7. Find some bento containers
Over the past few years, the Japanese concept of “bento”-style lunches has taken the United States by storm, much to the surprise of my friend Kasuko. I met her at church when her husband, an American missionary to Japan, was back in the States for a year of fundraising and other public-relations work related to his missionary career. She confirmed what I’d read in parenting magazines: that bento-style lunches are indeed a Japanese art form of parental love, often consuming hours of prep time in the Japanese version of parental one-up(wo)manship.
That’s not what I’m talking here. While it’s easy to take the bento concept to this extreme if you really want to, all I mean is this: Consider getting some lunch containers with built-in compartments, to make packing up all this food easier (and with less waste). Except for some “tiffin boxes” I got a few falls ago at Target on sale, all my kids’ lunch-box materials so far have come from yard sales and thrift stores, including our very nice (but alas, discontinued) Tupperware snack boxes – which are perfectly sized for a preschooler’s balanced meal.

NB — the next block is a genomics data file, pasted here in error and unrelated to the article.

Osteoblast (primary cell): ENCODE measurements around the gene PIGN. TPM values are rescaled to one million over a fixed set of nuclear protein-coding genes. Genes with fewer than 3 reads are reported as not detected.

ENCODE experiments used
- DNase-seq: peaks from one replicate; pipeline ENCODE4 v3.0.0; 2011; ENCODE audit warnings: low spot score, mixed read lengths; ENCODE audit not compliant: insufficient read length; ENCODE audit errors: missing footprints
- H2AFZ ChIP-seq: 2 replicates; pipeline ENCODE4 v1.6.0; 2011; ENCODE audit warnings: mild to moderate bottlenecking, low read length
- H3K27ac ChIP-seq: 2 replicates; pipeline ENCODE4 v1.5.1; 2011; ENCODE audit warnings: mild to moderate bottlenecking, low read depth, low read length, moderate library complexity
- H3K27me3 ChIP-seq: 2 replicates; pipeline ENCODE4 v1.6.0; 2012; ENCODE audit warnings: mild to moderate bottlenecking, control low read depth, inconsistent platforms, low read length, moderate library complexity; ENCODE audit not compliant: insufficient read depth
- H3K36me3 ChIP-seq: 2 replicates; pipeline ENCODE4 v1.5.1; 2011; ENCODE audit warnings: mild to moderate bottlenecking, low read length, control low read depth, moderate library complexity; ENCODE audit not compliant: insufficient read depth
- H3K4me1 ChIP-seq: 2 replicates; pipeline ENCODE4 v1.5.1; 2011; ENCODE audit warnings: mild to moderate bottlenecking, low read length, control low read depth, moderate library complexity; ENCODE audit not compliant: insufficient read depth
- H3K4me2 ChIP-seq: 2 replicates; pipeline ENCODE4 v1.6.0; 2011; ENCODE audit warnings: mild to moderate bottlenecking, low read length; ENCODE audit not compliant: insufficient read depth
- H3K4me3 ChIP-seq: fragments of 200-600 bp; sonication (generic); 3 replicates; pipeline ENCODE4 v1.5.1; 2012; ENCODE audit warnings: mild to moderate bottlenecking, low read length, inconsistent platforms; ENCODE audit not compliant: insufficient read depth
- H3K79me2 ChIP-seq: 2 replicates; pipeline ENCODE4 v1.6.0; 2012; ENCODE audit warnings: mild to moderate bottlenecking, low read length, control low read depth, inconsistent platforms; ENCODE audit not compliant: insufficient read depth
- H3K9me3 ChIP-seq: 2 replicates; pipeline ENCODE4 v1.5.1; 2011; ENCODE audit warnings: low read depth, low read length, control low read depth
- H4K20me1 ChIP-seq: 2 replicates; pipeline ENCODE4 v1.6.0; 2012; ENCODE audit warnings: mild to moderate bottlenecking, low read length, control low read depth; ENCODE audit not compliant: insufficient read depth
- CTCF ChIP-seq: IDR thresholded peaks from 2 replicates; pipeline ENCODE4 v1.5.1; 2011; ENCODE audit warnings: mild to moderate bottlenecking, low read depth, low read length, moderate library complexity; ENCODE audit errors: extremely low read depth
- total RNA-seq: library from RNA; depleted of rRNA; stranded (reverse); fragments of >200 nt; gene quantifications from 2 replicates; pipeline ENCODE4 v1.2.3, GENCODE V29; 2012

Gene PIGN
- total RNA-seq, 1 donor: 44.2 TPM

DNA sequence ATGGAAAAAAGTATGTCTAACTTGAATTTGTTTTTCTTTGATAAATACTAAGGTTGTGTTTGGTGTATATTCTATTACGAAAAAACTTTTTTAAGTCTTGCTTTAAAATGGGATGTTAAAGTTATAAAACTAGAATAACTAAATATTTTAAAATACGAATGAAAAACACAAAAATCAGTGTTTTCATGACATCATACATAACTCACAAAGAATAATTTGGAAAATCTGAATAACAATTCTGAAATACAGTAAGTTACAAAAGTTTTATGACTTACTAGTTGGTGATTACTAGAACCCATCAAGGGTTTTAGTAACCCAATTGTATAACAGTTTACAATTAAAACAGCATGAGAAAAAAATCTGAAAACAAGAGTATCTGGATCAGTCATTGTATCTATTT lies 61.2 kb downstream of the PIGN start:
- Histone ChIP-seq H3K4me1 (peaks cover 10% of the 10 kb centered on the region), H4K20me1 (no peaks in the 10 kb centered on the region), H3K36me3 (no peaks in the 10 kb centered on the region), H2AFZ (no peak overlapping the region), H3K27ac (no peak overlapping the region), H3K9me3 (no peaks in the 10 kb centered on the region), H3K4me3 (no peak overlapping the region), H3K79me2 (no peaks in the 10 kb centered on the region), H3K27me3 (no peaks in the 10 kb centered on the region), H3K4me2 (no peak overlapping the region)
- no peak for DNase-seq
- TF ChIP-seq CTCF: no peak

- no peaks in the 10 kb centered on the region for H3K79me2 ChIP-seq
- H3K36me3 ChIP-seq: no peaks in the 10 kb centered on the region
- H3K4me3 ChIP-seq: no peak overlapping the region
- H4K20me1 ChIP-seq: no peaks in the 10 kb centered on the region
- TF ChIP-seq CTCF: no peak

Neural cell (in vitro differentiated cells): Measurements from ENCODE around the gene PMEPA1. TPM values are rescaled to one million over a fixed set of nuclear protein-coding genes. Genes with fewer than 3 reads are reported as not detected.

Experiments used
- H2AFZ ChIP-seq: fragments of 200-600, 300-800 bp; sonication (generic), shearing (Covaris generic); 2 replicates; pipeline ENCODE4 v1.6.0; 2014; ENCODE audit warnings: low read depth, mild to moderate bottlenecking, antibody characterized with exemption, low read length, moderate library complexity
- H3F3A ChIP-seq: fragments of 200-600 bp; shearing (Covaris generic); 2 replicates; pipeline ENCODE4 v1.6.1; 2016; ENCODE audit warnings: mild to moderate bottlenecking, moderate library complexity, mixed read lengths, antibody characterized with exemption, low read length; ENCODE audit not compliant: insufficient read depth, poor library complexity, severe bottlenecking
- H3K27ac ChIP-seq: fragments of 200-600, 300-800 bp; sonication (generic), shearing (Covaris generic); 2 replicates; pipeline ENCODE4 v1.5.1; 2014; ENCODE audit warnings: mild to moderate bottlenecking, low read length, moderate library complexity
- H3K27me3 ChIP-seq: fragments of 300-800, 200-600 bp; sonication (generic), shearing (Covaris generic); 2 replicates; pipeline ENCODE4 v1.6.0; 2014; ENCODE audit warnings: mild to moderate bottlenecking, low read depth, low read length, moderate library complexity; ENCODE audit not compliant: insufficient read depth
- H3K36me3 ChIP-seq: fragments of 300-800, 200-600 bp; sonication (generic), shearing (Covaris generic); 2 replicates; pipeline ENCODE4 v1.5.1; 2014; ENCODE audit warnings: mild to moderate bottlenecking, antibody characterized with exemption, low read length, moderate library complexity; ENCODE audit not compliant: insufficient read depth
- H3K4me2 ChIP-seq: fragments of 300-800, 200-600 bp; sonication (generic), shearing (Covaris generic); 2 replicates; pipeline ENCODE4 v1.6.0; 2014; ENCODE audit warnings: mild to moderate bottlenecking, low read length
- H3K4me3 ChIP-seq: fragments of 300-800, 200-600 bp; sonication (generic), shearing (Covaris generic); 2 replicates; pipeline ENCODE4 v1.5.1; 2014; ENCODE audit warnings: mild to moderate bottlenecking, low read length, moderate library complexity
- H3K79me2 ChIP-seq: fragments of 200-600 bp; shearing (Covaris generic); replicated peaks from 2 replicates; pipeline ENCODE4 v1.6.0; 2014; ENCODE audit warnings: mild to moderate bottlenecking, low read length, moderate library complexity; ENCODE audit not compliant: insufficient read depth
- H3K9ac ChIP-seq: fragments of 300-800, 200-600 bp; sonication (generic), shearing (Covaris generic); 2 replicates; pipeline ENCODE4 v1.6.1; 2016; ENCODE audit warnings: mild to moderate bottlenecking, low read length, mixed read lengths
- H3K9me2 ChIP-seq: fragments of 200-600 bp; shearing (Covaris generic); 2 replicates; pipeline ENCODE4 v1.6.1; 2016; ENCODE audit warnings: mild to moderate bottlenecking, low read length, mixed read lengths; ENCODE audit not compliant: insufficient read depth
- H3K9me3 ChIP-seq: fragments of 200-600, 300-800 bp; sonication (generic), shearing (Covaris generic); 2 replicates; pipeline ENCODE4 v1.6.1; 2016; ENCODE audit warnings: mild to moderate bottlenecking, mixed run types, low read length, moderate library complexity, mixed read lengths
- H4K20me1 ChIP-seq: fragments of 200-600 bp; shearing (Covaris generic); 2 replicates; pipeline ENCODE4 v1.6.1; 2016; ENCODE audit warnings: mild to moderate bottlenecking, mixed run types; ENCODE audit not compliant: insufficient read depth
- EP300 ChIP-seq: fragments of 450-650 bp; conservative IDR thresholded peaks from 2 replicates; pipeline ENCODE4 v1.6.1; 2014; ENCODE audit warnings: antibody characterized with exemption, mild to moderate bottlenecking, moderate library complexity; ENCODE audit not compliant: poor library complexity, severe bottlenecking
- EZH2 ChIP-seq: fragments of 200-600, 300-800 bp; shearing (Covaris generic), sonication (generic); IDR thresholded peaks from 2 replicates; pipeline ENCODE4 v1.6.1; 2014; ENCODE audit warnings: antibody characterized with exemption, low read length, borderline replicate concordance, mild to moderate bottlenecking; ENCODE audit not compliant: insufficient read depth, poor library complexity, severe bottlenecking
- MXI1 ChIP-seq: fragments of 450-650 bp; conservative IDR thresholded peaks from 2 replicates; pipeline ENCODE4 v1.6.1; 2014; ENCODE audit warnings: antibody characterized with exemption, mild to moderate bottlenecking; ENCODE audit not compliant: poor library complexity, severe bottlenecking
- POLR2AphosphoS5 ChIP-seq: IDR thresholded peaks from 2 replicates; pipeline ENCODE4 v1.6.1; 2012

And yes, if you find one container you totally fall in love with that covers your child’s every need, then by all means, get it. But I have a whole basket of containers in the cupboard; which one I use on a given day depends on what’s for lunch.
8. Think bento balance